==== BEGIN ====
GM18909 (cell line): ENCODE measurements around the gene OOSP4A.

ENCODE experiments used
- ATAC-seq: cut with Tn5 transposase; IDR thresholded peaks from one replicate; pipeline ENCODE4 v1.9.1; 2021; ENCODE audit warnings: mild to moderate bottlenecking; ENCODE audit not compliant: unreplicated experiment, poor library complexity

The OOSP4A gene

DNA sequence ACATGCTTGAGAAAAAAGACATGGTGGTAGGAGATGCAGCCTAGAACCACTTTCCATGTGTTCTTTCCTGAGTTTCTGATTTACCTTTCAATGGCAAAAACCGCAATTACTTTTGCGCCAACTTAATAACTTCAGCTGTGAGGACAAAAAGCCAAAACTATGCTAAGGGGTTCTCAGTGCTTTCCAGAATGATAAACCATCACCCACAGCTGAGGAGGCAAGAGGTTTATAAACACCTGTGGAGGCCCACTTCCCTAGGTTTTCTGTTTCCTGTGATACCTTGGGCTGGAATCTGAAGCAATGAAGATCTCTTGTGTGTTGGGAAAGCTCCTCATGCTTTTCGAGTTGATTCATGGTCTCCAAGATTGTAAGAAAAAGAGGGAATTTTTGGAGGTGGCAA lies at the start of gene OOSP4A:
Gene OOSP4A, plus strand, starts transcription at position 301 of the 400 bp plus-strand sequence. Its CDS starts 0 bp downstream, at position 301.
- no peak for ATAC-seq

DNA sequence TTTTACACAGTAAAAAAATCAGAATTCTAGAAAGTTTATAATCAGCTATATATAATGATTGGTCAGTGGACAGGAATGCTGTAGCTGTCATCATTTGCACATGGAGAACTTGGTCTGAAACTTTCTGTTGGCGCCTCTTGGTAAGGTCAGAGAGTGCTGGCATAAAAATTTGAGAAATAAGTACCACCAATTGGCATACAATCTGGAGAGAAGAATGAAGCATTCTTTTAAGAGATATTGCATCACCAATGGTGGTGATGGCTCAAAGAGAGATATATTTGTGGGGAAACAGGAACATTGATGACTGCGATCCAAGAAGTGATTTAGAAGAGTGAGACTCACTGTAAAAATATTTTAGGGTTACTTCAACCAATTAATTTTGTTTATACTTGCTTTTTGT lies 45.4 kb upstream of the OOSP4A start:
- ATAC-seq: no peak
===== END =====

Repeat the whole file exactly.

GM18909 (cell line): ENCODE measurements around the gene OOSP4A.

ENCODE experiments used
- ATAC-seq: cut with Tn5 transposase; IDR thresholded peaks from one replicate; pipeline ENCODE4 v1.9.1; 2021; ENCODE audit warnings: mild to moderate bottlenecking; ENCODE audit not compliant: unreplicated experiment, poor library complexity

The OOSP4A gene

DNA sequence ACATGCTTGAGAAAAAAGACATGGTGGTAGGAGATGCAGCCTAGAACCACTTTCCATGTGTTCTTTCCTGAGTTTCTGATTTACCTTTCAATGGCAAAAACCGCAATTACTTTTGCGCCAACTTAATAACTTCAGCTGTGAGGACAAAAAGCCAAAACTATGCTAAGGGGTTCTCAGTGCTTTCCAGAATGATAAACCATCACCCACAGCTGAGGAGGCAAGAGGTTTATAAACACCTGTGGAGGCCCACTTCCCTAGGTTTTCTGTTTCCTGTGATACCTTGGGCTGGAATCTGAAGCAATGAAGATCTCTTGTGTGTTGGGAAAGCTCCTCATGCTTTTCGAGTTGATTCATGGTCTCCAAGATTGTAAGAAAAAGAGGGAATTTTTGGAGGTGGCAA lies at the start of gene OOSP4A:
Gene OOSP4A, plus strand, starts transcription at position 301 of the 400 bp plus-strand sequence. Its CDS starts 0 bp downstream, at position 301.
- no peak for ATAC-seq

DNA sequence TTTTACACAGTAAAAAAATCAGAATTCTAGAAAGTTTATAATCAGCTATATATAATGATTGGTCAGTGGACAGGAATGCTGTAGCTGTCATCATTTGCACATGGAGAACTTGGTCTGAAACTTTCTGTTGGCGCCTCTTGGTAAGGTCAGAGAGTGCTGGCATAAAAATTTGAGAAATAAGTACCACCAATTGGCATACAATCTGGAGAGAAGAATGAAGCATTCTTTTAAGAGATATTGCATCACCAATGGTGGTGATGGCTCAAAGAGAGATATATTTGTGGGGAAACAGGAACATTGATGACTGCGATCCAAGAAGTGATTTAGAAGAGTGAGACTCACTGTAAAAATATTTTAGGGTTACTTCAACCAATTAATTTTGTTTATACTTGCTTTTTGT lies 45.4 kb upstream of the OOSP4A start:
- ATAC-seq: no peak